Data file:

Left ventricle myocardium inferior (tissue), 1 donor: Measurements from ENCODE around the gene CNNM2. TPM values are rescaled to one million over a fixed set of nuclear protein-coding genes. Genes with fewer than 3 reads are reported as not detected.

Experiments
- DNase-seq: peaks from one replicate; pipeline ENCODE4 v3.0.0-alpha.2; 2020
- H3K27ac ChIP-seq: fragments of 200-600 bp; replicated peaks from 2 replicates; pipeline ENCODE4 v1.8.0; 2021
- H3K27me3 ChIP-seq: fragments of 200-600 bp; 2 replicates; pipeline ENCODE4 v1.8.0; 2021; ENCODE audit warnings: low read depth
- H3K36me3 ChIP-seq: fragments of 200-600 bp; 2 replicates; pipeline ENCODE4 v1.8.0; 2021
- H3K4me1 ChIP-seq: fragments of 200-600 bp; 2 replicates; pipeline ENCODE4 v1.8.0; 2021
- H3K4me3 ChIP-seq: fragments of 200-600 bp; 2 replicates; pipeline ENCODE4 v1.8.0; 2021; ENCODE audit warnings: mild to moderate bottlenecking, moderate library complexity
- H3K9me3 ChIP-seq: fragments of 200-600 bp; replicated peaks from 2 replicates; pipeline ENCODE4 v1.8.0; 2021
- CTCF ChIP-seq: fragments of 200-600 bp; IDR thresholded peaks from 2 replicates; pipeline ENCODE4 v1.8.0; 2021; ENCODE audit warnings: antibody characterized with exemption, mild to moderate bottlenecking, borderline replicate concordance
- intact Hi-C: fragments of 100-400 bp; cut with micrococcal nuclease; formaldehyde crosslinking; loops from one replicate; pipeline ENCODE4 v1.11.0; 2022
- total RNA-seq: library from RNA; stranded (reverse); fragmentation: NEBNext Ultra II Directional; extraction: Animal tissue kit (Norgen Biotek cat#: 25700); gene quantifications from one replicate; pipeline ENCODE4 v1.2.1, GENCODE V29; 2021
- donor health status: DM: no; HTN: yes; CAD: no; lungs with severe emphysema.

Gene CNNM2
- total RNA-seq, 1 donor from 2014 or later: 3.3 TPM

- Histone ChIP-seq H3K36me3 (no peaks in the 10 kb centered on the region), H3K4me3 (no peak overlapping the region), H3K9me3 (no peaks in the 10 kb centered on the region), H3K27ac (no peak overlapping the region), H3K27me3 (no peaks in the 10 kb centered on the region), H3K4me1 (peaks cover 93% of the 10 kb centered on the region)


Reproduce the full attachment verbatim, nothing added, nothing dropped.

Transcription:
Left ventricle myocardium inferior (tissue), 1 donor: Measurements from ENCODE around the gene CNNM2. TPM values are rescaled to one million over a fixed set of nuclear protein-coding genes. Genes with fewer than 3 reads are reported as not detected.

Experiments
- DNase-seq: peaks from one replicate; pipeline ENCODE4 v3.0.0-alpha.2; 2020
- H3K27ac ChIP-seq: fragments of 200-600 bp; replicated peaks from 2 replicates; pipeline ENCODE4 v1.8.0; 2021
- H3K27me3 ChIP-seq: fragments of 200-600 bp; 2 replicates; pipeline ENCODE4 v1.8.0; 2021; ENCODE audit warnings: low read depth
- H3K36me3 ChIP-seq: fragments of 200-600 bp; 2 replicates; pipeline ENCODE4 v1.8.0; 2021
- H3K4me1 ChIP-seq: fragments of 200-600 bp; 2 replicates; pipeline ENCODE4 v1.8.0; 2021
- H3K4me3 ChIP-seq: fragments of 200-600 bp; 2 replicates; pipeline ENCODE4 v1.8.0; 2021; ENCODE audit warnings: mild to moderate bottlenecking, moderate library complexity
- H3K9me3 ChIP-seq: fragments of 200-600 bp; replicated peaks from 2 replicates; pipeline ENCODE4 v1.8.0; 2021
- CTCF ChIP-seq: fragments of 200-600 bp; IDR thresholded peaks from 2 replicates; pipeline ENCODE4 v1.8.0; 2021; ENCODE audit warnings: antibody characterized with exemption, mild to moderate bottlenecking, borderline replicate concordance
- intact Hi-C: fragments of 100-400 bp; cut with micrococcal nuclease; formaldehyde crosslinking; loops from one replicate; pipeline ENCODE4 v1.11.0; 2022
- total RNA-seq: library from RNA; stranded (reverse); fragmentation: NEBNext Ultra II Directional; extraction: Animal tissue kit (Norgen Biotek cat#: 25700); gene quantifications from one replicate; pipeline ENCODE4 v1.2.1, GENCODE V29; 2021
- donor health status: DM: no; HTN: yes; CAD: no; lungs with severe emphysema.

Gene CNNM2
- total RNA-seq, 1 donor from 2014 or later: 3.3 TPM

- Histone ChIP-seq H3K36me3 (no peaks in the 10 kb centered on the region), H3K4me3 (no peak overlapping the region), H3K9me3 (no peaks in the 10 kb centered on the region), H3K27ac (no peak overlapping the region), H3K27me3 (no peaks in the 10 kb centered on the region), H3K4me1 (peaks cover 93% of the 10 kb centered on the region)